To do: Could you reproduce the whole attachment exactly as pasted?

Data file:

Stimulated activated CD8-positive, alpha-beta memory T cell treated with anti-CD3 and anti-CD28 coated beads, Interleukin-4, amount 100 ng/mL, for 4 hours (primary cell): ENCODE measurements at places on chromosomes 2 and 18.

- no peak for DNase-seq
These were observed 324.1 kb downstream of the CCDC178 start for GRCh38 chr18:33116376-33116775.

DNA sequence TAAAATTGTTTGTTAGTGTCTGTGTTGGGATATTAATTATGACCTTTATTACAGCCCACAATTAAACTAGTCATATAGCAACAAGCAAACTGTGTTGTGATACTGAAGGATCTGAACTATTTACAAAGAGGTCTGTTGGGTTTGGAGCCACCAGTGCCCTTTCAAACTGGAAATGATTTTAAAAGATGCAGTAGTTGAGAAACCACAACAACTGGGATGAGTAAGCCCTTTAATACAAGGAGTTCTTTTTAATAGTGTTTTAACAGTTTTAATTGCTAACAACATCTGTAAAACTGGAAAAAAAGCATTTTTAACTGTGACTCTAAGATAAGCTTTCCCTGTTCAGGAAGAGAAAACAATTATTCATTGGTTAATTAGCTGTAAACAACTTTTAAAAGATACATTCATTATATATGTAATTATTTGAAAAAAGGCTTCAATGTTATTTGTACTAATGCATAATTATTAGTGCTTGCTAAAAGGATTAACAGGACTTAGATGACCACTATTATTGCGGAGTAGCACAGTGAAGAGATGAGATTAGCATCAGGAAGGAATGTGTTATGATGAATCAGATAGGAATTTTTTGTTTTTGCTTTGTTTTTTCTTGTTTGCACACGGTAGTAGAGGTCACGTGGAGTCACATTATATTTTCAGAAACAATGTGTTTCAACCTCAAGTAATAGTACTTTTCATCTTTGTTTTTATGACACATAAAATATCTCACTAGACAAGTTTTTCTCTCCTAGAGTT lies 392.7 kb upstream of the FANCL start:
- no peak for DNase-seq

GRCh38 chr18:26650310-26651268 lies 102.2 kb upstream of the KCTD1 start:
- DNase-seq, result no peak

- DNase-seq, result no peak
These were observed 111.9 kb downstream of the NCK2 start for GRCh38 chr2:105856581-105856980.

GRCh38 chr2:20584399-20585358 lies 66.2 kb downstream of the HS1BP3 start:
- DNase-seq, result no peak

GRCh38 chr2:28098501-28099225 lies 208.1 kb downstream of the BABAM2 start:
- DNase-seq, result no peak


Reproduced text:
Stimulated activated CD8-positive, alpha-beta memory T cell treated with anti-CD3 and anti-CD28 coated beads, Interleukin-4, amount 100 ng/mL, for 4 hours (primary cell): ENCODE measurements at places on chromosomes 2 and 18.

- no peak for DNase-seq
These were observed 324.1 kb downstream of the CCDC178 start for GRCh38 chr18:33116376-33116775.

DNA sequence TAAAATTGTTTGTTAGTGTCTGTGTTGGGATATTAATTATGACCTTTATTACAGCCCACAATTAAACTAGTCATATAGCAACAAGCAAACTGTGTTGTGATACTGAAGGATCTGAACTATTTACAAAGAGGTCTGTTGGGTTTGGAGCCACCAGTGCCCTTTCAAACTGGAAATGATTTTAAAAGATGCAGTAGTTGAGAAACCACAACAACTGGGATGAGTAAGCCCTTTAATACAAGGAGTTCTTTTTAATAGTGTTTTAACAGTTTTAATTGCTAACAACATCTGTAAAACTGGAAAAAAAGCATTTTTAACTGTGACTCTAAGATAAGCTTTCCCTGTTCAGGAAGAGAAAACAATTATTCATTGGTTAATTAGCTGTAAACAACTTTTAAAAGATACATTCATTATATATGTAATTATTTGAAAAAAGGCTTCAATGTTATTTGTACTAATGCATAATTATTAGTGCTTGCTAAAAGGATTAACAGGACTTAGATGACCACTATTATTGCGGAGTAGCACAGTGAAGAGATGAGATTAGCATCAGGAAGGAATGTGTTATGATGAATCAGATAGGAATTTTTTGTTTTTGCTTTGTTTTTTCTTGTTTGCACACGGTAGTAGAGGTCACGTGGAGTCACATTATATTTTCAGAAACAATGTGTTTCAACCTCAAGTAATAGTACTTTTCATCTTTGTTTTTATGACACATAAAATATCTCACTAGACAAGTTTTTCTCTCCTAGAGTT lies 392.7 kb upstream of the FANCL start:
- no peak for DNase-seq

GRCh38 chr18:26650310-26651268 lies 102.2 kb upstream of the KCTD1 start:
- DNase-seq, result no peak

- DNase-seq, result no peak
These were observed 111.9 kb downstream of the NCK2 start for GRCh38 chr2:105856581-105856980.

GRCh38 chr2:20584399-20585358 lies 66.2 kb downstream of the HS1BP3 start:
- DNase-seq, result no peak

GRCh38 chr2:28098501-28099225 lies 208.1 kb downstream of the BABAM2 start:
- DNase-seq, result no peak